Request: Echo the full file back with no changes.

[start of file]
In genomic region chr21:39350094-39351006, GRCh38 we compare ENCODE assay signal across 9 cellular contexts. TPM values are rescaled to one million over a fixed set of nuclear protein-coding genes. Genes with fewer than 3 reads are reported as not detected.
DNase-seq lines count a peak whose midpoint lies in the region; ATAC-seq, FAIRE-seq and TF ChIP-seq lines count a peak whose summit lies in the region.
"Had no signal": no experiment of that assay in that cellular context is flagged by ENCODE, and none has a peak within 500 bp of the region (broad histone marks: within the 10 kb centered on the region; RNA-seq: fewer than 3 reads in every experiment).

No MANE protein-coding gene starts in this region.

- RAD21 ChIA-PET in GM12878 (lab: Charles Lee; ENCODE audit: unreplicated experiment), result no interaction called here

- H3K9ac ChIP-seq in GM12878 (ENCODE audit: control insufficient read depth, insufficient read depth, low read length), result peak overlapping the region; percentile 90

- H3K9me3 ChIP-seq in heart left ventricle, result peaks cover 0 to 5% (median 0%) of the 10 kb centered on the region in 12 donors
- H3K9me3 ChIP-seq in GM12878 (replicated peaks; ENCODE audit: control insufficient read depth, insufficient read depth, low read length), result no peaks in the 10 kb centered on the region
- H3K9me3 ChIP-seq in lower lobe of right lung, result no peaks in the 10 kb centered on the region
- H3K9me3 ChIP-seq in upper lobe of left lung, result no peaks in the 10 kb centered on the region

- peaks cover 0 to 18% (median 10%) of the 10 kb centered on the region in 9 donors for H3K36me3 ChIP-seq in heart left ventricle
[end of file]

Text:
In genomic region chr21:39350094-39351006, GRCh38 we compare ENCODE assay signal across 9 cellular contexts. TPM values are rescaled to one million over a fixed set of nuclear protein-coding genes. Genes with fewer than 3 reads are reported as not detected.
DNase-seq lines count a peak whose midpoint lies in the region; ATAC-seq, FAIRE-seq and TF ChIP-seq lines count a peak whose summit lies in the region.
"Had no signal": no experiment of that assay in that cellular context is flagged by ENCODE, and none has a peak within 500 bp of the region (broad histone marks: within the 10 kb centered on the region; RNA-seq: fewer than 3 reads in every experiment).

No MANE protein-coding gene starts in this region.

- RAD21 ChIA-PET in GM12878 (lab: Charles Lee; ENCODE audit: unreplicated experiment), result no interaction called here

- H3K9ac ChIP-seq in GM12878 (ENCODE audit: control insufficient read depth, insufficient read depth, low read length), result peak overlapping the region; percentile 90

- H3K9me3 ChIP-seq in heart left ventricle, result peaks cover 0 to 5% (median 0%) of the 10 kb centered on the region in 12 donors
- H3K9me3 ChIP-seq in GM12878 (replicated peaks; ENCODE audit: control insufficient read depth, insufficient read depth, low read length), result no peaks in the 10 kb centered on the region
- H3K9me3 ChIP-seq in lower lobe of right lung, result no peaks in the 10 kb centered on the region
- H3K9me3 ChIP-seq in upper lobe of left lung, result no peaks in the 10 kb centered on the region

- peaks cover 0 to 18% (median 10%) of the 10 kb centered on the region in 9 donors for H3K36me3 ChIP-seq in heart left ventricle